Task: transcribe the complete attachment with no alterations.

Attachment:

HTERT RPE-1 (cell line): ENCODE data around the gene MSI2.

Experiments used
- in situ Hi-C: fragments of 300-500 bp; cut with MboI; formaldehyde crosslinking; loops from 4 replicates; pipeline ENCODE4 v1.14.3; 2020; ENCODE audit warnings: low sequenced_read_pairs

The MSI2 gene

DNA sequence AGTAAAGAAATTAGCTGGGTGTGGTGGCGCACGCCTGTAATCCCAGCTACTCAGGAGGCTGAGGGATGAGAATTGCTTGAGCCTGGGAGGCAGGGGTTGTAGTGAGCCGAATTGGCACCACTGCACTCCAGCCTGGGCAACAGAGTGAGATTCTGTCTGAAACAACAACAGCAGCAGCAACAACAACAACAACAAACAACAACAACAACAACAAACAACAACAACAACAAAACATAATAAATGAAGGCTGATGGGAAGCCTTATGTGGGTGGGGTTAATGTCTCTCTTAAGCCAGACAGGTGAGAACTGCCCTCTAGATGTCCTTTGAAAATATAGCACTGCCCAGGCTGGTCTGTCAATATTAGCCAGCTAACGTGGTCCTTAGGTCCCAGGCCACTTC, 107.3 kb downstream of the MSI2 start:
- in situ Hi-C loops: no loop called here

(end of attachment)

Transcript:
HTERT RPE-1 (cell line): ENCODE data around the gene MSI2.

Experiments used
- in situ Hi-C: fragments of 300-500 bp; cut with MboI; formaldehyde crosslinking; loops from 4 replicates; pipeline ENCODE4 v1.14.3; 2020; ENCODE audit warnings: low sequenced_read_pairs

The MSI2 gene

DNA sequence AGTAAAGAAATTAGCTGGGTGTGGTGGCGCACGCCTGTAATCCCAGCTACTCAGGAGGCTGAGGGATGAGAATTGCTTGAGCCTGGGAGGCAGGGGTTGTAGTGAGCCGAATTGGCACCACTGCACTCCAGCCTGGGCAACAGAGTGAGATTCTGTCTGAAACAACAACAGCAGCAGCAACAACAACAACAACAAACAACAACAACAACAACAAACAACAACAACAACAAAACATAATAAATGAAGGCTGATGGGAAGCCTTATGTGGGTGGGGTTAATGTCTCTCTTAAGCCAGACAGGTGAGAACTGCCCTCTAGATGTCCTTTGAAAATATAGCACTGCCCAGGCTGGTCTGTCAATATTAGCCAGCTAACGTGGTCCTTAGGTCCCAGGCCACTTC, 107.3 kb downstream of the MSI2 start:
- in situ Hi-C loops: no loop called here